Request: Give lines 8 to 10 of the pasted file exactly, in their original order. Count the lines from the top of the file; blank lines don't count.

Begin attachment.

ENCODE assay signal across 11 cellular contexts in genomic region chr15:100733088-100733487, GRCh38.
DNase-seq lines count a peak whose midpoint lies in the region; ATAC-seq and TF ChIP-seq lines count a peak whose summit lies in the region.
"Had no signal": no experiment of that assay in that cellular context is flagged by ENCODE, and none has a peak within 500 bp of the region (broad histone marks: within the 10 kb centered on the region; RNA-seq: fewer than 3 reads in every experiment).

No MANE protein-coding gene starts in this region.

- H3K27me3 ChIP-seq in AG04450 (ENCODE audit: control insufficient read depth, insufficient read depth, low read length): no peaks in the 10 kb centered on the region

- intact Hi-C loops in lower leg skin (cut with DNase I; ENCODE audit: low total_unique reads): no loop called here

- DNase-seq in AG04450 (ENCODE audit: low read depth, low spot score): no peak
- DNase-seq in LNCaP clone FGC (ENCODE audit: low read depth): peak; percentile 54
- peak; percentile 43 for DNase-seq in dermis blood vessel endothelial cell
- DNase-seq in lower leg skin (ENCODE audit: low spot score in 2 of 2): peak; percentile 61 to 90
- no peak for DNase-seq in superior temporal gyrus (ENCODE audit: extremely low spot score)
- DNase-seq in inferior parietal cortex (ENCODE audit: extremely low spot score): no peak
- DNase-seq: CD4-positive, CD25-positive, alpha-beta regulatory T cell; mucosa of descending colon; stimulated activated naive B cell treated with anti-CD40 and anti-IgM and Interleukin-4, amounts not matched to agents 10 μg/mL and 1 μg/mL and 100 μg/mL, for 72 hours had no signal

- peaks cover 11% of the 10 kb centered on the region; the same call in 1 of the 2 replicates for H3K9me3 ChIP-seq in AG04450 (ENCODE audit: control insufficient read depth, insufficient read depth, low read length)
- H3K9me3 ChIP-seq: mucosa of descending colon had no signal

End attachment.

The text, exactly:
- DNase-seq in LNCaP clone FGC (ENCODE audit: low read depth): peak; percentile 54
- peak; percentile 43 for DNase-seq in dermis blood vessel endothelial cell
- DNase-seq in lower leg skin (ENCODE audit: low spot score in 2 of 2): peak; percentile 61 to 90